Lions All-Time XV – Fly-half

What would your dream British & Irish Lions XV of all-time look like? Here we look at the stand-out candidates at each position, with the next instalment of this series looking at the fly-halves: tell us who you think should make the team, we'll add up the votes and publish the all-time Lions XV, as selected by the fans. [more]

Lions All-Time XV – Fly-half

What would your dream British & Irish Lions XV of all-time look like? Here we look at the stand-out candidates at each position, with the next instalment of this series looking at the fly-halves: tell us who you think should make the team, we’ll add up the votes and publish the all-time Lions XV, as selected by the fans.

There is no more iconic shirt in rugby than that famous red Lions No.10 jersey and the candidates for best-ever, unsurprisingly, have a distinctly Welsh feel.

But if we are going through chronologically then the first stop has to be Ireland’s Jack Kyle.

Named the greatest ever Irish player by the IRFU in 2002, and an IRB Hall of Fame inductee, Kyle only ever went on one Lions tour, to New Zealand and Australia in 1950.

They won the series 2-0 against the Wallabies but went down 3-0 to the All Blacks with one drawn Test but despite the defeat Kyle was so impressive that he was named by the New Zealand Rugby Almanac as one of the six players of the year.

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Kyle’s mantle as Lions’ creator-in-chief was inherited by the first Welshman on our list, the legendary Cliff Morgan.

The Welsh wizard helped the 1955 Lions to draw the series with South Africa, the first time the Lions had avoided defeat against the Springboks for 59 years.

But the next line on the list needs only one word of introduction – the king.

Barry John may have retired from the sport while still only 27 but his short career carried enough highlights to last a lifetime.

The Welsh No.10 led the Lions to the their first, and to this day only, series win against the All Blacks in 1971, finishing as the top points-scorer in the Test series and forming a devastating half-back pairing with Gareth Edwards.

John also went on the 1968 tour to South Africa but his time there was curtailed by injury after only three games.

After John’s shock retirement there was already a replacement waiting in the wings in Phil Bennett and the fellow Welshman wrote his name into the history books in 1974.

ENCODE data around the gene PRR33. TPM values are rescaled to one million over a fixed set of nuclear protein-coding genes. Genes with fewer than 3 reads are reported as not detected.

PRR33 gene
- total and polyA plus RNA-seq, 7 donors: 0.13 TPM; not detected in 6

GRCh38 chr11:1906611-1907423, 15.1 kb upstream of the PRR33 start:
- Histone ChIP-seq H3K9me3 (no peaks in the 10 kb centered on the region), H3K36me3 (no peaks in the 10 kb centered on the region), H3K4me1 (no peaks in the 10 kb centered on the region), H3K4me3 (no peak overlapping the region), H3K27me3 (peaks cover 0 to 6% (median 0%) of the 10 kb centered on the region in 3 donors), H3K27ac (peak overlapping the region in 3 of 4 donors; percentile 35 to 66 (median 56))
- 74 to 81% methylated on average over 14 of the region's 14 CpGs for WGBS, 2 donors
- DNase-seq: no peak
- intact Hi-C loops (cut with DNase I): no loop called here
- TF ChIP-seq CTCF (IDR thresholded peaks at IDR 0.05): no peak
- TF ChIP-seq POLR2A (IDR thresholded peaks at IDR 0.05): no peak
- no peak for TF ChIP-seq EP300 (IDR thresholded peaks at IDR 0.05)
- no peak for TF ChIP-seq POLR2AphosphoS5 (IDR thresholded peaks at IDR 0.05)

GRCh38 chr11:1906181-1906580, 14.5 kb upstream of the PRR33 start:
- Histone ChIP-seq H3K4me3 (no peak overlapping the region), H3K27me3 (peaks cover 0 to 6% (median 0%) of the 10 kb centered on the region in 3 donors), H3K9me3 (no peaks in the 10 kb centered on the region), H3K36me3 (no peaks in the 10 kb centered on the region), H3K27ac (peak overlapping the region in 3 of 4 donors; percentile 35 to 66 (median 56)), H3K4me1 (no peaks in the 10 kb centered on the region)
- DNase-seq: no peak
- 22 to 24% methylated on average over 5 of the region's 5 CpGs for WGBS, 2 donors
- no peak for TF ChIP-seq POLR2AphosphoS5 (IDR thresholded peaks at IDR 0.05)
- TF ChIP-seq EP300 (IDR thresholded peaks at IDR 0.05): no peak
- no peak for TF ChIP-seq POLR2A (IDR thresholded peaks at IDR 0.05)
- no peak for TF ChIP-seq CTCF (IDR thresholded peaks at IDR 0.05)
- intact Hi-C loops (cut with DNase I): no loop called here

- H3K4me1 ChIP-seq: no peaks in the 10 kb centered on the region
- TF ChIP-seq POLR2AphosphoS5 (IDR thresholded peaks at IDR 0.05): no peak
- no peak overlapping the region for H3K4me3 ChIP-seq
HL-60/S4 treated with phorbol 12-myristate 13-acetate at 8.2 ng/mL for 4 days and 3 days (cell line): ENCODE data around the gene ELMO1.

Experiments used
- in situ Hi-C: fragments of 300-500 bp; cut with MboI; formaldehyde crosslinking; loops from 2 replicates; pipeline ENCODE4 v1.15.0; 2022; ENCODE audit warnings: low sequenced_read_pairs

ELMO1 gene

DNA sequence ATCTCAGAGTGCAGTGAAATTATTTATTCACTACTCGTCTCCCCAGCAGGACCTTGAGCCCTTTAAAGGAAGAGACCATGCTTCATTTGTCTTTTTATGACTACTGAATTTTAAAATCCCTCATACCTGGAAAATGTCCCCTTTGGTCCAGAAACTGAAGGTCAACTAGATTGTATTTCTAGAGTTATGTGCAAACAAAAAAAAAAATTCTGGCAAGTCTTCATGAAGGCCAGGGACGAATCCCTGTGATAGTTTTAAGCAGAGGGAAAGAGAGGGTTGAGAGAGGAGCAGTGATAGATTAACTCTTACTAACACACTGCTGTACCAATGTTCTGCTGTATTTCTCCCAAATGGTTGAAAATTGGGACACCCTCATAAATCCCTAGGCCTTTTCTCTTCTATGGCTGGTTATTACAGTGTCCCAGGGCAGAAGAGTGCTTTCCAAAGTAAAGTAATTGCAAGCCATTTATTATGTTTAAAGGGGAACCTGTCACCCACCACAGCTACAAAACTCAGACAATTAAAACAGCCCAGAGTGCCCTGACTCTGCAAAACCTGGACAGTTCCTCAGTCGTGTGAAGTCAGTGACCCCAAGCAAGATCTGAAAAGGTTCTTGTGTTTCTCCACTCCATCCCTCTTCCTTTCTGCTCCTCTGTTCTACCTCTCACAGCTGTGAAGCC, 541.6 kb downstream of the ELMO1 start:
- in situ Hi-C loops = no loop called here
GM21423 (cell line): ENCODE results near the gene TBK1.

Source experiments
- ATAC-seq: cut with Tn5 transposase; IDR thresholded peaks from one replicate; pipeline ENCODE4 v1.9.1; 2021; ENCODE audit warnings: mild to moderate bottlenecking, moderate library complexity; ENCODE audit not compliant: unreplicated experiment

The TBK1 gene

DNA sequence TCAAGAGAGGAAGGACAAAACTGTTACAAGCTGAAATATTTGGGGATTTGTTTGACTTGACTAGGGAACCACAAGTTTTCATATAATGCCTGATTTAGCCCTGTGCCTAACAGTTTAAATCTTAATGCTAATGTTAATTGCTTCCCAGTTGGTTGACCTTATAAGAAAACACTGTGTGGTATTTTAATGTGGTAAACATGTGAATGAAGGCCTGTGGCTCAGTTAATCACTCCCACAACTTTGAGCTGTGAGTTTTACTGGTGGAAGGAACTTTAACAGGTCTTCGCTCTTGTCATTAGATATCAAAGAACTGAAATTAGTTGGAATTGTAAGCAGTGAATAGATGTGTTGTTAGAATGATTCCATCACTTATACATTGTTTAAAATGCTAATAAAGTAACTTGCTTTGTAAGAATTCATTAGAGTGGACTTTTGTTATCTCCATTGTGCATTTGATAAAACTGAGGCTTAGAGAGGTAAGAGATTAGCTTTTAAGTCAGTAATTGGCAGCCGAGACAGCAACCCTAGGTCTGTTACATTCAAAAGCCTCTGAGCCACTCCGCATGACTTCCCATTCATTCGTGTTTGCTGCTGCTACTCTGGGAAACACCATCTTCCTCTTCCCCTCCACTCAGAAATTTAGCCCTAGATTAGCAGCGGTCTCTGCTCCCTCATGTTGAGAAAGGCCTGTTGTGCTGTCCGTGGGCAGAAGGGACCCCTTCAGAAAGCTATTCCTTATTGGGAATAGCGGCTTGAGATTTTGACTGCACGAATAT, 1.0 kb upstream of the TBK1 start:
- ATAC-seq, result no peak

With dazzling feet Bennett pulled the strings of the famous 1974 invincible Lions that emerged unbeaten from their tour to South Africa.

He also captained the Lions in 1977 when they returned to the New Zealand but failed to repeat the heroics of ’71.

As we approach the modern professional era there is one more man worthy of mention, England’s Rob Andrew who toured in 1989 and again in 1993.

Originally left out of the Lions squad that went to Australia in 1989, Paul Dean’s injury saw the fly-half summoned Down Under.

And the England star proved his worth, starting the decisive second and third Tests as the Lions overturned a 1-0 deficit to claim a famous series victory.

After the advent of the professional game Gregor Townsend was the man at the helm in the famous 1997 tour victory, charged with getting his backline firing he did just that while full-back Neil Jenkins focused on kicking the goals.

A discussion of great fly-halves can hardly go by without mention of Jonny Wilkinson.

The World Cup winner started all three Test in Australia in 2001 although the Lions let slip a 1-0 lead in the series to lose it 2-1, but Wilkinson was back in 2005, starting the first two Tests against the All Blacks before an injury ruled him out of the third.

And last but by no means least Jonny Sexton deserves a shout out for his role in the victory Down Under this summer, starting all three Tests the 28-year-old was inspirational for the tourists and could still be around for the 2017 tour to New Zealand.  

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